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Legendary rugby league star Wally Lewis appeals for concussion and CTE awareness support

Sport

Legendary rugby league star Wally Lewis appeals for concussion and CTE awareness support
Sport

Sport

Legendary rugby league star Wally Lewis appeals for concussion and CTE awareness support

2024-04-23 16:23 Last Updated At:16:40

CANBERRA, Australia (AP) — A legendary rugby player has cited the fear and anxiety that has come into his life among the reasons for urging the Australian government to fund support services and education about chronic traumatic encephalopathy (CTE).

Wally Lewis, dubbed “The King” when he played rugby league for Queensland state and Australia in the 1980s, made an appeal on behalf of the Concussion and CTE Coalition for millions of dollars in funding during a National Press Club address Tuesday.

The 64-year-old Lewis said he’s living with probable CTE, which he described as a type of dementia associated with repeated concussive and sub-concussive blows to the head.

Lewis, who worked for decades as a television sports anchor after retiring as a player in the early 1990s, relayed his own experience to get his message across.

“The fear is real. I don’t want anyone to have to live with the fear and anxiety that I live with every day, worried about what I’ve forgotten ... the fear of what my future will look like,” Lewis said. “And living with the constant fear and anxiety that I’ll let people down – the people who all my life have been able to rely on me and looked to me for my strength and leadership.”

Lewis led Australia’s Kangaroos in 24 international matches, was among the original players to popularize the annual State-of-Origin series, and was included in Australia’s Rugby League Team of the Century in 2008.

The National Rugby League has honored him as a so-called “Immortal” of the game.

Yet his memories of it aren’t clear. He started playing rugby league as a young boy and also played rugby union at an elite level before embarking on a professional career in rugby league.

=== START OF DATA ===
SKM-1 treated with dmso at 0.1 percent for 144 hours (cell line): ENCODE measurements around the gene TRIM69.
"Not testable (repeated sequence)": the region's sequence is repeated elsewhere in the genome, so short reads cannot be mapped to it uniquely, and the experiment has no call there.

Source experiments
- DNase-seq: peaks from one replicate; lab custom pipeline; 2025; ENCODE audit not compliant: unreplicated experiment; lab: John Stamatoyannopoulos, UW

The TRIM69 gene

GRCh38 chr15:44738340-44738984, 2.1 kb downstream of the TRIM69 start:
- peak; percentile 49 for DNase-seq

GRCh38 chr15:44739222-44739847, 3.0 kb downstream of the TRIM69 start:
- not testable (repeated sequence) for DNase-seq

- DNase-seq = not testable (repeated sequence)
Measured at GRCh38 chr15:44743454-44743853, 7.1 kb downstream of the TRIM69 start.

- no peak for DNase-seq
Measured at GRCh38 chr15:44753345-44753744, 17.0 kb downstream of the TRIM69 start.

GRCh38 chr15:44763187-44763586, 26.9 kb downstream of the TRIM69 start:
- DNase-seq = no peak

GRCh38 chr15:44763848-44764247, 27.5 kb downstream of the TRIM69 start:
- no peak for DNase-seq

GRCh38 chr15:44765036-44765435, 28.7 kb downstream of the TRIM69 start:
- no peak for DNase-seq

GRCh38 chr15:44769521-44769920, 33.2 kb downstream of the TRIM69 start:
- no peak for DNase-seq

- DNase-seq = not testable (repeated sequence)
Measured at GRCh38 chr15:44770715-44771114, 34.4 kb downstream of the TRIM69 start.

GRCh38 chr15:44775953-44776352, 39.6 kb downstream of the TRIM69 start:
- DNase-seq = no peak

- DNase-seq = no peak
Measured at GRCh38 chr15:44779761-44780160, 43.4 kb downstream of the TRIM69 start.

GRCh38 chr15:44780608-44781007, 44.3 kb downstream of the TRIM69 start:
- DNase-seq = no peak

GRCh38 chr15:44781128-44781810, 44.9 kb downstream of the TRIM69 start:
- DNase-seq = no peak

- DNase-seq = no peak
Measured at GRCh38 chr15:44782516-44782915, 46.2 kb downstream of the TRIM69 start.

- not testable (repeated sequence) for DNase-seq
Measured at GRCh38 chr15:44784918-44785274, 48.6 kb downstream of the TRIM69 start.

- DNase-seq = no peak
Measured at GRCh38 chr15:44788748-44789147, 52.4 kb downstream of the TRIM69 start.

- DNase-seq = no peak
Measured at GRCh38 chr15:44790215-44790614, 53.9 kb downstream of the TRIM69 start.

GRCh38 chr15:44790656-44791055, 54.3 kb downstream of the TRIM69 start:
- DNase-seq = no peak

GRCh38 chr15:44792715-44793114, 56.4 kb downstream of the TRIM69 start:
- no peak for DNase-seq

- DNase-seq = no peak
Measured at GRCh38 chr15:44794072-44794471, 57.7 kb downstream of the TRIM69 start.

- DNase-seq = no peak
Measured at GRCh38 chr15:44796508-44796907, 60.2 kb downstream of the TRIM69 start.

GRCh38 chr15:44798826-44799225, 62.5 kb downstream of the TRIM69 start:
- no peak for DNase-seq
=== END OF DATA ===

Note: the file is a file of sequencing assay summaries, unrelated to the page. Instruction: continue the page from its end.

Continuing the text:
“It’s a journey marked by the twin shadows of fear and embarrassment, a journey through the fog of dementia and the erosion of my memory,” he said. “I once had the confidence in myself to succeed, lead a team to victory, captain my country, remember the strengths and weaknesses of opposition teams, organize myself each and every day and feel well and truly in control of my life.

“Now, much of that confidence has been taken away from me by the effects of probable CTE dementia.”

Lewis said better community awareness on concussion was needed and prevention programs, including a sharper focus on tackling techniques from young players through to professionals.

Awareness of CTE and concussion has grown since players in contact football sports, including the National Football League in the United States and rugby union in Britain, launched concussion lawsuits.

The Rugby World Cup took place last year against the backdrop of a concussion lawsuit in Britain that had similarities to one settled by the NFL in 2013 at a likely cost of more than $1 billion.

CTE, a degenerative brain disease known to cause violent moods, depression, dementia and other cognitive difficulties, can only be diagnosed posthumously. It has been linked to repeated hits to the head endured by football, rugby and hockey players, boxers and members of the military.

“As Wally Lewis I have influence – I have a platform – and I intend to use it at every opportunity to bring about change for all Australians like me who are impacted by CTE,” Lewis said, “and to do whatever I can to protect the brains of Australian children from CTE.”

AP rugby: https://apnews.com/hub/rugby

Former Australian rugby league player Wally Lewis, addresses the National Press Club in Canberra, Australia, Tuesday, April 23, 2024. Lewis, a legendary rugby player of the 1980s has cited the fear and anxiety that has come into his life among the reason for urging the Australian government to fund support services and education about chronic traumatic encephalopathy (CTE). (Lukas Coch/AAP Image via AP)

Former Australian rugby league player Wally Lewis, addresses the National Press Club in Canberra, Australia, Tuesday, April 23, 2024. Lewis, a legendary rugby player of the 1980s has cited the fear and anxiety that has come into his life among the reason for urging the Australian government to fund support services and education about chronic traumatic encephalopathy (CTE). (Lukas Coch/AAP Image via AP)

DUBAI, United Arab Emirates (AP) — Mourners in black began gathering Tuesday for days of funerals and processions for Iran's late president, foreign minister and others killed in a helicopter crash, a government-led series of ceremonies aimed at both honoring the dead and projecting strength in an unsettled Middle East.